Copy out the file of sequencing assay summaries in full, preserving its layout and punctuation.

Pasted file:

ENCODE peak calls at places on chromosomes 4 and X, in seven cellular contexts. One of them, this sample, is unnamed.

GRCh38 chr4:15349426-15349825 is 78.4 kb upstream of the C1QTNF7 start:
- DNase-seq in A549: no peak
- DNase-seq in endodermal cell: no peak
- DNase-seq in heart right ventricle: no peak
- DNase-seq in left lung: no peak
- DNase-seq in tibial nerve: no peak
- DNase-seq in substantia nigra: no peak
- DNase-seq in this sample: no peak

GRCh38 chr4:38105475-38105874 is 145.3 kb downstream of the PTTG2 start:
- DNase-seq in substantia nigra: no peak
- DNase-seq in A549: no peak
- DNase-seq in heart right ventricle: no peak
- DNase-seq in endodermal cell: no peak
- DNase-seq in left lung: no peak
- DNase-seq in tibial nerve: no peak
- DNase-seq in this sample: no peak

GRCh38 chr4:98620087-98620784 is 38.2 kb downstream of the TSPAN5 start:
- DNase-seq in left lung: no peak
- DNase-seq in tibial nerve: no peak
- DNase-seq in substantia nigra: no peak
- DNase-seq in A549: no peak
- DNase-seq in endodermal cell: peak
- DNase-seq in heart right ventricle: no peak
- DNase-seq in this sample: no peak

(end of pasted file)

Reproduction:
ENCODE peak calls at places on chromosomes 4 and X, in seven cellular contexts. One of them, this sample, is unnamed.

GRCh38 chr4:15349426-15349825 is 78.4 kb upstream of the C1QTNF7 start:
- DNase-seq in A549: no peak
- DNase-seq in endodermal cell: no peak
- DNase-seq in heart right ventricle: no peak
- DNase-seq in left lung: no peak
- DNase-seq in tibial nerve: no peak
- DNase-seq in substantia nigra: no peak
- DNase-seq in this sample: no peak

GRCh38 chr4:38105475-38105874 is 145.3 kb downstream of the PTTG2 start:
- DNase-seq in substantia nigra: no peak
- DNase-seq in A549: no peak
- DNase-seq in heart right ventricle: no peak
- DNase-seq in endodermal cell: no peak
- DNase-seq in left lung: no peak
- DNase-seq in tibial nerve: no peak
- DNase-seq in this sample: no peak

GRCh38 chr4:98620087-98620784 is 38.2 kb downstream of the TSPAN5 start:
- DNase-seq in left lung: no peak
- DNase-seq in tibial nerve: no peak
- DNase-seq in substantia nigra: no peak
- DNase-seq in A549: no peak
- DNase-seq in endodermal cell: peak
- DNase-seq in heart right ventricle: no peak
- DNase-seq in this sample: no peak